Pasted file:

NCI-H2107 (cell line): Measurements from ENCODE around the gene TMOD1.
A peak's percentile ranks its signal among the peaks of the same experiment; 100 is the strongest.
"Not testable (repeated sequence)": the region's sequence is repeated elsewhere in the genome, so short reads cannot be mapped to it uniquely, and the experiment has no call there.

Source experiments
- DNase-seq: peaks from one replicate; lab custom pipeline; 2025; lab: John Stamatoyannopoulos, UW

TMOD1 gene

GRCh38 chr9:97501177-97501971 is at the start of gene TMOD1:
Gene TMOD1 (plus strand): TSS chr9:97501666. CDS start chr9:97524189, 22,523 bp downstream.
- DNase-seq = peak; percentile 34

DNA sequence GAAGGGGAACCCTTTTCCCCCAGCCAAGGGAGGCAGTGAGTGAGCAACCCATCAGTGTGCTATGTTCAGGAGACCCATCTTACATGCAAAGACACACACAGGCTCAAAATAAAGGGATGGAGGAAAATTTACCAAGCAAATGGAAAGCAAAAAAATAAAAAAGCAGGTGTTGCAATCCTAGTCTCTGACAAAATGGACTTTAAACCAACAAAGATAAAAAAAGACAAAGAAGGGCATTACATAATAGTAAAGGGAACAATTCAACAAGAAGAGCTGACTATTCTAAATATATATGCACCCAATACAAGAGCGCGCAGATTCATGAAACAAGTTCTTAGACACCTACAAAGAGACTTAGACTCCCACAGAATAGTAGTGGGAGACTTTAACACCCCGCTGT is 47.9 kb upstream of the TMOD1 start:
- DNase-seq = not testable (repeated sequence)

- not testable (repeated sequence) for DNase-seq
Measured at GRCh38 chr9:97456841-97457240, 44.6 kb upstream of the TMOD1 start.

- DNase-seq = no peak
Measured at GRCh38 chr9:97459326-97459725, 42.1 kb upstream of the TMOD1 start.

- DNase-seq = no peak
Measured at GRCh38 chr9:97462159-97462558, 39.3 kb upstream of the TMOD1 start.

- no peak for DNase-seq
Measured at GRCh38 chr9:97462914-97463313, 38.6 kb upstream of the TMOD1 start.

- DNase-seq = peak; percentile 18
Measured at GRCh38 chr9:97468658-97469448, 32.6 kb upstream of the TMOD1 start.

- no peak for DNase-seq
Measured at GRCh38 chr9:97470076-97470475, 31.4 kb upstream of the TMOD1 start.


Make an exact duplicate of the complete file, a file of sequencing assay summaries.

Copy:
NCI-H2107 (cell line): Measurements from ENCODE around the gene TMOD1.
A peak's percentile ranks its signal among the peaks of the same experiment; 100 is the strongest.
"Not testable (repeated sequence)": the region's sequence is repeated elsewhere in the genome, so short reads cannot be mapped to it uniquely, and the experiment has no call there.

Source experiments
- DNase-seq: peaks from one replicate; lab custom pipeline; 2025; lab: John Stamatoyannopoulos, UW

TMOD1 gene

GRCh38 chr9:97501177-97501971 is at the start of gene TMOD1:
Gene TMOD1 (plus strand): TSS chr9:97501666. CDS start chr9:97524189, 22,523 bp downstream.
- DNase-seq = peak; percentile 34

DNA sequence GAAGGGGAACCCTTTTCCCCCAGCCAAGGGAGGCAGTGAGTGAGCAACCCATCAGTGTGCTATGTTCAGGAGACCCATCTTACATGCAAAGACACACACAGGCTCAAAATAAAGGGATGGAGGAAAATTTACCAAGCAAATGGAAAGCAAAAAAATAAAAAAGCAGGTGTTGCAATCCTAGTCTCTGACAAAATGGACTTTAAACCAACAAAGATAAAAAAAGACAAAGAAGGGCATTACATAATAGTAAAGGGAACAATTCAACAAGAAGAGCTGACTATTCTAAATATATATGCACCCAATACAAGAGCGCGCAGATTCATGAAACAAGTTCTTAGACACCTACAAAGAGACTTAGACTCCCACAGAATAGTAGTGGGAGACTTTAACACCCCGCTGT is 47.9 kb upstream of the TMOD1 start:
- DNase-seq = not testable (repeated sequence)

- not testable (repeated sequence) for DNase-seq
Measured at GRCh38 chr9:97456841-97457240, 44.6 kb upstream of the TMOD1 start.

- DNase-seq = no peak
Measured at GRCh38 chr9:97459326-97459725, 42.1 kb upstream of the TMOD1 start.

- DNase-seq = no peak
Measured at GRCh38 chr9:97462159-97462558, 39.3 kb upstream of the TMOD1 start.

- no peak for DNase-seq
Measured at GRCh38 chr9:97462914-97463313, 38.6 kb upstream of the TMOD1 start.

- DNase-seq = peak; percentile 18
Measured at GRCh38 chr9:97468658-97469448, 32.6 kb upstream of the TMOD1 start.

- no peak for DNase-seq
Measured at GRCh38 chr9:97470076-97470475, 31.4 kb upstream of the TMOD1 start.